“Savannah Guthrie, George Stephanopoulos Draw Praise, Hate After Trump-Biden Town Halls,” read the headline on a story by Cydney Henderson in USA Today.
NBC News’ Savannah Guthrie hosted Trump’s town hall meeting in Miami, Florida, “which proved to be contentious from the start as moderator and candidate sparred over questions on COVID-19 and white supremacy,” wrote Henderson.
Moderator debates candidate
Trump “pretty much debated Savannah Guthrie,” Fox News host Sean Hannity said. Trump’s lawyer Rudy Giuliani called Guthrie “hostile, argumentative and contradictory.”
The Guardian praised Guthrie for “keeping Trump in check” and a tight rein on the meeting, but she was criticized for monopolizing time intended for questions from the audience.
“While many of the voters asked carefully crafted questions that were focused on Trump’s policy stances concerning hot topics….., Guthrie took it upon herself to interrupt and even steer the question in a different direction,” wrote Jordon Davidson of thefederalist.com.
Guthrie and Trump clashed when she asked the president about his retweet of a conspiracy theory that Biden orchestrated to have Seal Team Six killed to cover up the fake death of Osama Bin Laden. It was described by Kathryn Watson of CBS News.
“Why would you send a lie like that to your followers?” asked Guthrie. “I know nothing about it,” Trump said. “You retweeted it,” Guthrie pointed out. “That was a retweet, that was an opinion of somebody, and that was a retweet. I’ll put it out there, people can decide for themselves, I don’t take a position,” the president responded.
“I don’t get that,” Guthrie countered. “You’re the president — you’re not like someone’s crazy uncle who can just retweet whatever.” Guthrie was accused of “grilling” the president.
Later, Trump retaliated, saying that Guthrie had gone “totally crazy” during the interview. “Everyone thought it was so inappropriate. Savannah – it was like her face, the anger, the craziness.” He called Guthrie “unfair.”
Simultaneously, in contrast to the Guthrie “grilling” in Miami, the Biden town hall meeting moderated by ABC News chief anchor George Stephanopoulos in Philadelphia was called a “smoochfest.” It featured no ill-tempered outbursts or answers running long beyond the time allowed.
USA Today reported the Biden-Stephanopoulos back-and-forth was calm in comparison with their counterparts. Stephanopoulos took some flack, though, for allegedly taking it easy on Biden. Giulianii said: “Stephanopoulos let Biden speak endlessly and never interrupted him.”
Stephanopoulos turned questions almost immediately over to the audience, but periodically interjected questions, such as pointing out that Biden did not call for social distancing and mandatory face masks early in the pandemic. Several times, Stephanopoulos asked to “press you” on topics, including the economy, the supreme court, fracking and the Green New Deal. Overall, the tone was professional and cordial, as in the Walter Cronkite days.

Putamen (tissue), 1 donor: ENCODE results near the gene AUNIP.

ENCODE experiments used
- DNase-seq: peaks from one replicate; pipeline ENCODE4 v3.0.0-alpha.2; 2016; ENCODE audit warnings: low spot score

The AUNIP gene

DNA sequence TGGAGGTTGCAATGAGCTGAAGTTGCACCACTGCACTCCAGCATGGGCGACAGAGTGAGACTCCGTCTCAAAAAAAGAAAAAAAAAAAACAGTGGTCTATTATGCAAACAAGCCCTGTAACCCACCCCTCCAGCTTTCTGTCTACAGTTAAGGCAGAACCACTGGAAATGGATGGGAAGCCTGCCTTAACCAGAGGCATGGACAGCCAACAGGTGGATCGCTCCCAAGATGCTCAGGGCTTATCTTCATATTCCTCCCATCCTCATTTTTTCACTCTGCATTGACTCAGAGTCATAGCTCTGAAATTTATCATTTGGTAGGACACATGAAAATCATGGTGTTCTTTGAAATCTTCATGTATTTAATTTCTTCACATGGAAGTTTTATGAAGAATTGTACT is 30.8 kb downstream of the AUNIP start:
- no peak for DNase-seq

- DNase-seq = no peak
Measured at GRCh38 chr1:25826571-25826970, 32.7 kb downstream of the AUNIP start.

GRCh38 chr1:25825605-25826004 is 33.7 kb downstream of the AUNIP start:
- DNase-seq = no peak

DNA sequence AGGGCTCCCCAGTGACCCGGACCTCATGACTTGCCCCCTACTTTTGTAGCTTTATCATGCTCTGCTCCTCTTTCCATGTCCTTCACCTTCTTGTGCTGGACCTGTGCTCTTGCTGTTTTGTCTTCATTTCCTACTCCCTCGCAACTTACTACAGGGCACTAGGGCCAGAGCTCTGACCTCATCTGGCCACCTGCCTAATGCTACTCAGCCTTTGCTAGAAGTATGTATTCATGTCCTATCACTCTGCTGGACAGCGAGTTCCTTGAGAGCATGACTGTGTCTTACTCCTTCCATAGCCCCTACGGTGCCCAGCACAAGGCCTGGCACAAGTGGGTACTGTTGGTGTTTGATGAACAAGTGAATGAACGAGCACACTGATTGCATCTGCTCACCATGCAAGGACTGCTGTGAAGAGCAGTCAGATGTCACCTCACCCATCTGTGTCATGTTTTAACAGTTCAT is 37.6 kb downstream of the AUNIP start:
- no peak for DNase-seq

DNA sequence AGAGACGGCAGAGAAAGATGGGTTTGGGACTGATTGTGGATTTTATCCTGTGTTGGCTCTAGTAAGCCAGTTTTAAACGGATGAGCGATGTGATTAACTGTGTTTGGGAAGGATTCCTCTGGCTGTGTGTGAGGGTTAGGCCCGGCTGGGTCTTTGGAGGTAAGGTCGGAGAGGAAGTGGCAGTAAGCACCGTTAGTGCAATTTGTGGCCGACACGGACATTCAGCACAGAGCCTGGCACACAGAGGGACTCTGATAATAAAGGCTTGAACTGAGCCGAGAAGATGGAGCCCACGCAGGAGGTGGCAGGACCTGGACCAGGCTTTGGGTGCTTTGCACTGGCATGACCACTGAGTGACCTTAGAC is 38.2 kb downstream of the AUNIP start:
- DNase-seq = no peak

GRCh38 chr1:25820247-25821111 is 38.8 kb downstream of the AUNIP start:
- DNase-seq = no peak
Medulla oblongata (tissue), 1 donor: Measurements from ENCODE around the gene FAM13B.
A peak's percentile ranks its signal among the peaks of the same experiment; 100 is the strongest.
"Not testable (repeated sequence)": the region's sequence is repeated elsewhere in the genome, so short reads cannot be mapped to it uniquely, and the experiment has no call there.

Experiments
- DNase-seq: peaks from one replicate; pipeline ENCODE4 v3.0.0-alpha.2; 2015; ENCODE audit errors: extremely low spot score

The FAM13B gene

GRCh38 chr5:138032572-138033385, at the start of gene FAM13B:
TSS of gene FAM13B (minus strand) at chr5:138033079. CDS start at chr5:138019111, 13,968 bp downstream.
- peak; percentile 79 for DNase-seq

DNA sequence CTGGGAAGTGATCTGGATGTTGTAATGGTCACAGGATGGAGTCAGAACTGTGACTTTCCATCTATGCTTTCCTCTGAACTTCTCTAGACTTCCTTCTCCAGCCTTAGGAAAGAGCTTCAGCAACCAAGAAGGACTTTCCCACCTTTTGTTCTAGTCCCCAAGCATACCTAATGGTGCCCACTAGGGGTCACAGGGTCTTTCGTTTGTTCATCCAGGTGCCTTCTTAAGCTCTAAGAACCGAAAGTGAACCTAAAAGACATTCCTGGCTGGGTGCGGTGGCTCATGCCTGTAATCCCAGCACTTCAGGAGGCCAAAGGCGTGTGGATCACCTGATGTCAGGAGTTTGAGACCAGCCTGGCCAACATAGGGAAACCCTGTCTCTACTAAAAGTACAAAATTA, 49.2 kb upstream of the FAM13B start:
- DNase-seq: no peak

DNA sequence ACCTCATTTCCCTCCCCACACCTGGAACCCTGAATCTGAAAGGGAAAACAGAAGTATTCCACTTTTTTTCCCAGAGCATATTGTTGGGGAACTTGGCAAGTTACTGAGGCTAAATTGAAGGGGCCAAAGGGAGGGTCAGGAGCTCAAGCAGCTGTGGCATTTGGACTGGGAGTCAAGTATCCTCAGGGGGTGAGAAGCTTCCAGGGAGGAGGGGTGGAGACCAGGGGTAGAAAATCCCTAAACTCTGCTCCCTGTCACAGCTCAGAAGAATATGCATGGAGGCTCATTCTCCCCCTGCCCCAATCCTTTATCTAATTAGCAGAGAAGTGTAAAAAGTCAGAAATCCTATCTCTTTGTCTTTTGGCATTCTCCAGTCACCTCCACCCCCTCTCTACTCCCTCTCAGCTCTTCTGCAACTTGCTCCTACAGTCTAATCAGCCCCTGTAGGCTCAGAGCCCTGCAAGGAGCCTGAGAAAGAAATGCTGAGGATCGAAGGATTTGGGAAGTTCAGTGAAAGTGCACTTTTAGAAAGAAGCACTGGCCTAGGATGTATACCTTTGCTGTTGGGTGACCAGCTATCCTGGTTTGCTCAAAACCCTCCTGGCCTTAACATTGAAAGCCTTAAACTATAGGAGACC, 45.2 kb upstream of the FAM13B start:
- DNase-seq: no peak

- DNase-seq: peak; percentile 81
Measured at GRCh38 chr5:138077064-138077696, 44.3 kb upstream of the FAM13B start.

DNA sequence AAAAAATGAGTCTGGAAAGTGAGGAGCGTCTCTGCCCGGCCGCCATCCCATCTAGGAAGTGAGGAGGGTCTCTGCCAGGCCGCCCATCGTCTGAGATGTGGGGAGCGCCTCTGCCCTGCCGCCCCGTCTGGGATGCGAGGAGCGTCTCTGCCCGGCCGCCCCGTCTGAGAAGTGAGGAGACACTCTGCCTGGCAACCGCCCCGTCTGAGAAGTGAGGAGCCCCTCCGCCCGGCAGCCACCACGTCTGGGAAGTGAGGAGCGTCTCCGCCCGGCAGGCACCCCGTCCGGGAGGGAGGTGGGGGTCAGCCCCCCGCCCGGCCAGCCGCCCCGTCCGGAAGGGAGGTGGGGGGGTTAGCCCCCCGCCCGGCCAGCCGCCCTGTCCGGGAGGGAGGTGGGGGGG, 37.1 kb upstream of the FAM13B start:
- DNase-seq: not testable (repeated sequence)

Those addicted to political debates no doubt tuned into the vice presidential debate Oct. 7 in Salt Lake City, Utah, moderated by Susan Page, Washington bureau chief for USA Today. The debate between Vice President Mike Pence and Sen. Kamala Harris proved to be as difficult to control as it was for Wallace to control the Trump/Biden debate.
Page had trouble keeping Pence and Harris within their allotted speaking times and often resorted to saying “thank you” as a prod to stop them, without success as they continued to talk over her.
Practically scolding the candidates, Page said at one point: “Your campaigns agreed to the rules for tonight’s debate…. I’m here to enforce them, which involves moving from one topic to another, giving roughly equal time to both of you, which I’m trying very hard to do right here.”
Civil discord, it is said, is a result of the contentious polarization that divides Americans. The presidential and vice presidential debates mirrored that breakdown.
There was a time when being asked to moderate a presidential debate was considered a high honor, a sign of respect for those who achieved eminence in journalism. Today, it’s a job that should come with hazard pay.
The Ethics AdviceLine for Journalists was founded in 2001 by the Chicago Headline Club (Chicago Professional Chapter of the Society of Professional Journalists) and Loyola University Chicago Center for Ethics and Social Justice. It partnered with the Medill School of Journalism at Northwestern University in 2013. It is a free service.
Professional Journalists are invited to contact the Ethics AdviceLine for Journalists for guidance on ethics. Call 866-DILEMMA or ethicsadvicelineforjournalists.org.